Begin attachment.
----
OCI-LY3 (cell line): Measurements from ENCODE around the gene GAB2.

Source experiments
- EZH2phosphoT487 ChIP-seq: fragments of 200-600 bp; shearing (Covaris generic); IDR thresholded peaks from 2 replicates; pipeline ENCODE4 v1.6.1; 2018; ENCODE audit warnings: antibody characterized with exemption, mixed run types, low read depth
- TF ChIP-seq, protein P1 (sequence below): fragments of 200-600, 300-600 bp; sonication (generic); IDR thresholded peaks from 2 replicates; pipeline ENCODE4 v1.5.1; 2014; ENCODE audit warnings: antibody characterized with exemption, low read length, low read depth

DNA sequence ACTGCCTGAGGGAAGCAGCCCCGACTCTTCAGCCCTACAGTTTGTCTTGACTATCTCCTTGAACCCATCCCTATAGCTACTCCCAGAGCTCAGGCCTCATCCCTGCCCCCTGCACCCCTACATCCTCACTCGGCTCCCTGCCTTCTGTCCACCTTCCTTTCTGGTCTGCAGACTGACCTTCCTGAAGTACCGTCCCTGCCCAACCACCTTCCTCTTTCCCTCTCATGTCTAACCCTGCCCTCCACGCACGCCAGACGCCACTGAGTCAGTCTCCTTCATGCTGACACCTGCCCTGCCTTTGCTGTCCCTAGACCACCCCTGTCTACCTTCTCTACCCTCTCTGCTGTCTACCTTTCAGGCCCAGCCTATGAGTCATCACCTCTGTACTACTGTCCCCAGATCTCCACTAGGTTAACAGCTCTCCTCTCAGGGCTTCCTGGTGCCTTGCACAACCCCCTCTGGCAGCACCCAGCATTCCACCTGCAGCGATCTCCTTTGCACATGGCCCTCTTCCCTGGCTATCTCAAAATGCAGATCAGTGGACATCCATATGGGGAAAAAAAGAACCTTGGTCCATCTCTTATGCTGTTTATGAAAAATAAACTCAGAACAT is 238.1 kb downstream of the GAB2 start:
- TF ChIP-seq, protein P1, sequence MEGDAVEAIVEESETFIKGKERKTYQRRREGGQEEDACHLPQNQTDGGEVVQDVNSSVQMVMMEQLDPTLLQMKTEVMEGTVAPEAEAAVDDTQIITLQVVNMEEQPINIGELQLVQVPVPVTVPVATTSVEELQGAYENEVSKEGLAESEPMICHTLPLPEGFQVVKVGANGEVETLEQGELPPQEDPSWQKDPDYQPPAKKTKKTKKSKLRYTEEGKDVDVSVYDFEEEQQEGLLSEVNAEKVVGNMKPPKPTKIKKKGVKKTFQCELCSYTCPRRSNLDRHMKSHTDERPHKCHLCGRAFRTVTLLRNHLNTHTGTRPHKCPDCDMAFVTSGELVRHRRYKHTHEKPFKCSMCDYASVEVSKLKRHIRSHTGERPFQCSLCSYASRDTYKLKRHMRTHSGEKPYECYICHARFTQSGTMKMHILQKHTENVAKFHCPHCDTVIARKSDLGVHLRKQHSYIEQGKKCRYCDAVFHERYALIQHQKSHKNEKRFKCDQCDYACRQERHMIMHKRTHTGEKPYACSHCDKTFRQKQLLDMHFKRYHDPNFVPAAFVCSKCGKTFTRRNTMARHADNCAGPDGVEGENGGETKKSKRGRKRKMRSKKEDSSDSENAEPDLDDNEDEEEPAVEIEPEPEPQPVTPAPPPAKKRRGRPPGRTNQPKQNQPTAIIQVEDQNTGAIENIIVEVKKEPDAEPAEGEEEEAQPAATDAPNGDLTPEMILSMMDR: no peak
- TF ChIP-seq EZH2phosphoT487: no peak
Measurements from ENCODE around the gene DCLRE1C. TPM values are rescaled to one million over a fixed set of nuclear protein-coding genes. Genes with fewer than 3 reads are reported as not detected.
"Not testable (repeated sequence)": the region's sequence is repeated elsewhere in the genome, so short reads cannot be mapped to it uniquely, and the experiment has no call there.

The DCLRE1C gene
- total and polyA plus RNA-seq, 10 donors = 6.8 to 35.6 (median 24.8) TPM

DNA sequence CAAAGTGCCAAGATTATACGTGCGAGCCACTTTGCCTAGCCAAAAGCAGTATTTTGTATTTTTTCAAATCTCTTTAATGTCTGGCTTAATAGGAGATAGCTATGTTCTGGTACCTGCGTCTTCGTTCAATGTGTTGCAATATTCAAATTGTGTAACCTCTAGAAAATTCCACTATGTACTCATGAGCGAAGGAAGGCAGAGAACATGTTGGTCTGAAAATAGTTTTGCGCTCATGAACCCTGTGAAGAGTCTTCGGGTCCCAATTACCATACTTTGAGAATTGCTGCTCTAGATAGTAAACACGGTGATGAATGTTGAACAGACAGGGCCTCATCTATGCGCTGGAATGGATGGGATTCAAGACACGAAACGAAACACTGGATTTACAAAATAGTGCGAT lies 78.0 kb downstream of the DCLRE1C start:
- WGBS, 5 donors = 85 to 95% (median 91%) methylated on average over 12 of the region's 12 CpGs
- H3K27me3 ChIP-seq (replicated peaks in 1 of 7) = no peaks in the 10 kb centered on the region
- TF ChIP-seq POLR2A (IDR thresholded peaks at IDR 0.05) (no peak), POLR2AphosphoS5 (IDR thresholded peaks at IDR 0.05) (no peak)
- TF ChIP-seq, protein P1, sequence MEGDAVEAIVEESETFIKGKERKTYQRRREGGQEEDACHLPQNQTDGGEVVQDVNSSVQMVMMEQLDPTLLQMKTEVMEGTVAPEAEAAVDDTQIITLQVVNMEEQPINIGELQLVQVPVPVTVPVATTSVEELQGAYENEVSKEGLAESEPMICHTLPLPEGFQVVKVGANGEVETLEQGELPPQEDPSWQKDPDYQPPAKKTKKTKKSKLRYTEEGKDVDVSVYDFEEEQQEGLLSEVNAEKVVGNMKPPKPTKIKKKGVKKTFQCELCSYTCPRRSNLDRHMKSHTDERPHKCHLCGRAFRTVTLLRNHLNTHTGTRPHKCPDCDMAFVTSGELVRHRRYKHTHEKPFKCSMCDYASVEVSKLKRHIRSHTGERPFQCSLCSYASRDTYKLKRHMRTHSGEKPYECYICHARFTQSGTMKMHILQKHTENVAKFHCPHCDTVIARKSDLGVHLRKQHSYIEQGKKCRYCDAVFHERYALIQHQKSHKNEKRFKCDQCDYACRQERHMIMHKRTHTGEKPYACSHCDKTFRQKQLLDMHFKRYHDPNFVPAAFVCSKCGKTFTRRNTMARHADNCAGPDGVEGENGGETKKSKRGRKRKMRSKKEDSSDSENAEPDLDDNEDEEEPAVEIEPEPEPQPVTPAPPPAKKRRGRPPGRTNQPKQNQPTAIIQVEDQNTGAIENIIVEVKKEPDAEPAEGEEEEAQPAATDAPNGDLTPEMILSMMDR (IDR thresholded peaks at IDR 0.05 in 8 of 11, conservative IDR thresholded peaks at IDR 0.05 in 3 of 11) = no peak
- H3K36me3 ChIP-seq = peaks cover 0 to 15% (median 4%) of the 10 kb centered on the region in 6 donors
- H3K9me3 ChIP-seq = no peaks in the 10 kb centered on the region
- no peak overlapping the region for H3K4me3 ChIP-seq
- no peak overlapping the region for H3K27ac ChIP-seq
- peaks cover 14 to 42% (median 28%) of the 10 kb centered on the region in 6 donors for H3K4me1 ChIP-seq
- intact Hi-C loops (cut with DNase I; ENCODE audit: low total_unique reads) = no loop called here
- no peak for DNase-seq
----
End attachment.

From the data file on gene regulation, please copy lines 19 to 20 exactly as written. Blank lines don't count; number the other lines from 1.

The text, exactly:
- no peak overlapping the region for H3K4me3 ChIP-seq
- no peak overlapping the region for H3K27ac ChIP-seq